NEW YORK (Reuters) - Bank of America Corp has reached a $335 million settlement of a federal lawsuit accusing it of misleading shareholders about its exposure to risky mortgage securities and its dependence on an electronic mortgage registry known as MERS.
The second-largest U.S. bank disclosed the accord in its quarterly report filed on Friday with the U.S. Securities and Exchange Commission. It said it set aside enough reserves for the settlement as of June 30, and that final documentation and court approval are still needed.
Shareholders led by the Pennsylvania Public School Employees’ Retirement System claimed they had been misled into buying Bank of America stock in 2009 and 2010, including stock sold to repay $45 billion of federal bailout money.
They said the Charlotte, North Carolina-based lender knew it could not raise enough capital had it revealed it might have to buy back billions of dollars of securities backed by risky loans, including from the former Countrywide Financial Corp.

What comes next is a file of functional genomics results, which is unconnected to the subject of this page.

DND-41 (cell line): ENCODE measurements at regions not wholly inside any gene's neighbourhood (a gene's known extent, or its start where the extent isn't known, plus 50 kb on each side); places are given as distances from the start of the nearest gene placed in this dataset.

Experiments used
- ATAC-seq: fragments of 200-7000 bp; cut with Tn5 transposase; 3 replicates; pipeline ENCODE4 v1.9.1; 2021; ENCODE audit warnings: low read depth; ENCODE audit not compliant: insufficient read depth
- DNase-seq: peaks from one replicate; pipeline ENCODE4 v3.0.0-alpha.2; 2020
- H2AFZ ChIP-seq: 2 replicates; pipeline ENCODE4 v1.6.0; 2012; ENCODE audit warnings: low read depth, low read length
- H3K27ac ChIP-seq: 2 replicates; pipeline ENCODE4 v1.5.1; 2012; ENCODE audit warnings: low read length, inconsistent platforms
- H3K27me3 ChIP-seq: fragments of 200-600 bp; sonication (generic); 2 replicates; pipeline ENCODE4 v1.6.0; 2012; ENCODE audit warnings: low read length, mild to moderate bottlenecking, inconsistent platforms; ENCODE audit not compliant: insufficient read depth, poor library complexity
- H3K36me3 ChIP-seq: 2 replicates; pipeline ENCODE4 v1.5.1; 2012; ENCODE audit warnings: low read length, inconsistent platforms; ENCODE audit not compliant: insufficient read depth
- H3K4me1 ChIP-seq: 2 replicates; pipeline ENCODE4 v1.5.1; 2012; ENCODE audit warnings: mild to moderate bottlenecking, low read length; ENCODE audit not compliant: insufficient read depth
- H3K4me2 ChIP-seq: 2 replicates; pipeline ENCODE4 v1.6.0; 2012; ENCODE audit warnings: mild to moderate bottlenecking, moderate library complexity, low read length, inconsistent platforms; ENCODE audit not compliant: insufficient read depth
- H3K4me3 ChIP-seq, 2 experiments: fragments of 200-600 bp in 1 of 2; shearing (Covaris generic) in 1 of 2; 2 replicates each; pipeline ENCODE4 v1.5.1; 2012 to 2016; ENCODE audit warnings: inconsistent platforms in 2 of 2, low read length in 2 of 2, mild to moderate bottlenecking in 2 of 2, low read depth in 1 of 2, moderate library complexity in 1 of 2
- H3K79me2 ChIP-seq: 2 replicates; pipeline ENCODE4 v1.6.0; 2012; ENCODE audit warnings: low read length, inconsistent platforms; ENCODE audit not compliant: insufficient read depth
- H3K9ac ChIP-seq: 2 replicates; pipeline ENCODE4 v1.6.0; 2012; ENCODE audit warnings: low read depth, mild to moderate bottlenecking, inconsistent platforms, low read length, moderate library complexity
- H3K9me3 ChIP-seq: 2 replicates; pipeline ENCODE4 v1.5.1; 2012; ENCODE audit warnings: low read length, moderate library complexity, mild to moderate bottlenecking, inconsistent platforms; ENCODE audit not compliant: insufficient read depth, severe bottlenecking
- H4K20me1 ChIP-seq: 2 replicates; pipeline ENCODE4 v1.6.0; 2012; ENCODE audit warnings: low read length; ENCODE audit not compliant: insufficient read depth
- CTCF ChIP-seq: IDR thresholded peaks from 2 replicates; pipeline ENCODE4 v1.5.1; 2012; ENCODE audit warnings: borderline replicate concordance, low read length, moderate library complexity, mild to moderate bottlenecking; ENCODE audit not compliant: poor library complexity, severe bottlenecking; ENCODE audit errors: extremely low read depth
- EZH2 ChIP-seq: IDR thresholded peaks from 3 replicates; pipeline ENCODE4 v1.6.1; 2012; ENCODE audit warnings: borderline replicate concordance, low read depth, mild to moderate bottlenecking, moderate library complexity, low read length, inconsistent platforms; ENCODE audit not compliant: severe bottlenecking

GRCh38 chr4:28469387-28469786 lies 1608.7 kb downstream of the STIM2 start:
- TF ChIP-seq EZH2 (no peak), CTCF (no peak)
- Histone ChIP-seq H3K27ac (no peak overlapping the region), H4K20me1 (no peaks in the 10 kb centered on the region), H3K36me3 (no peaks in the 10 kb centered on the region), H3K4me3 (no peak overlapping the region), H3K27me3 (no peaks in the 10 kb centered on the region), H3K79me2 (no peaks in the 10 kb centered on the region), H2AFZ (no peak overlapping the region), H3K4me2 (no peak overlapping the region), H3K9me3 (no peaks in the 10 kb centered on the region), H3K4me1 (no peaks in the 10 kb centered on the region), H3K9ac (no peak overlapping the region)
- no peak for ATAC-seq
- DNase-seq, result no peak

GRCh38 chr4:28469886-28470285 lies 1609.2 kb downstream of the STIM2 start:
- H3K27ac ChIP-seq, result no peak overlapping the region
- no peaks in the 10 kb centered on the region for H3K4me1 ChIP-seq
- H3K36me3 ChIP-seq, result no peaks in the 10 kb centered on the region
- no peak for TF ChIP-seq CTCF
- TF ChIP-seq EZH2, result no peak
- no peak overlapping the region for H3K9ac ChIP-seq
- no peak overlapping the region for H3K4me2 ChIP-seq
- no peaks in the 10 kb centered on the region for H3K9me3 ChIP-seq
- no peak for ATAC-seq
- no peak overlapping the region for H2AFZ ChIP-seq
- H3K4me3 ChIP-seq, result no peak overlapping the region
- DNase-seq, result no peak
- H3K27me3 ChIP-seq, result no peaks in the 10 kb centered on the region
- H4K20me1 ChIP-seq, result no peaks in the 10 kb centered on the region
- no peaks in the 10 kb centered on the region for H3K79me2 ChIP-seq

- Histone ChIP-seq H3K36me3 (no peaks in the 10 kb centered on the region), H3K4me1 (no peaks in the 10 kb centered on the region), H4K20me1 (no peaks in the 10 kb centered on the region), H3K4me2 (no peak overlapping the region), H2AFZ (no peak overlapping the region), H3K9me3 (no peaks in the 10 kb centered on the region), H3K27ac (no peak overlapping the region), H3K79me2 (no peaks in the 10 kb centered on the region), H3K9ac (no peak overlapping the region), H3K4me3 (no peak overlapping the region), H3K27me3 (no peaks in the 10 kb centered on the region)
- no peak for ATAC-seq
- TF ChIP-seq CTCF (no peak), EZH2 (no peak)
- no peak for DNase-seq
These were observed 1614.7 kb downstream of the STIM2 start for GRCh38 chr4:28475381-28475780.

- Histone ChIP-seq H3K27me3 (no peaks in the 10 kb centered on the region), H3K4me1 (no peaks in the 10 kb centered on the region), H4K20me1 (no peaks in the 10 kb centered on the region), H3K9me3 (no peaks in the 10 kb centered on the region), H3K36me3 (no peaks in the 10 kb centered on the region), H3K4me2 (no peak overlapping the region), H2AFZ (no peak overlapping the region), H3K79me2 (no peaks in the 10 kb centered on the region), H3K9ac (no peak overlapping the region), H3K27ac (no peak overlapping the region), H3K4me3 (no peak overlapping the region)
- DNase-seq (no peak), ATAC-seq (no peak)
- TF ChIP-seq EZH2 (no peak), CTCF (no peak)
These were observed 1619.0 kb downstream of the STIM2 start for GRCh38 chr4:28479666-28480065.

Shareholders also said the bank knew that record keeping in Merscorp Inc’s private Mortgage Electronic Registration Systems registry was so poor that it would not be able to legally foreclose on thousands of delinquent mortgages.
MERS was established in 1995 to circumvent the often cumbersome process of transferring ownership of mortgages and recording changes with county clerks.
Spokesmen for Bank of America did not immediately respond to requests for comment. The pension fund and its in-house counsel did not immediately respond to similar requests. An outside lawyer for the fund declined to comment.
The bank has spent more than $70 billion since the financial crisis to resolve legal and regulatory matters, including those tied to its purchases of Countrywide in July 2008 and Merrill Lynch & Co six months later.
The case is Pennsylvania Public School Employees’ Retirement System et al v. Bank of America Corp et al, U.S. District Court, Southern District of New York, No. 11-00733.
Reporting by Jonathan Stempel in New York; Editing by Tom Brown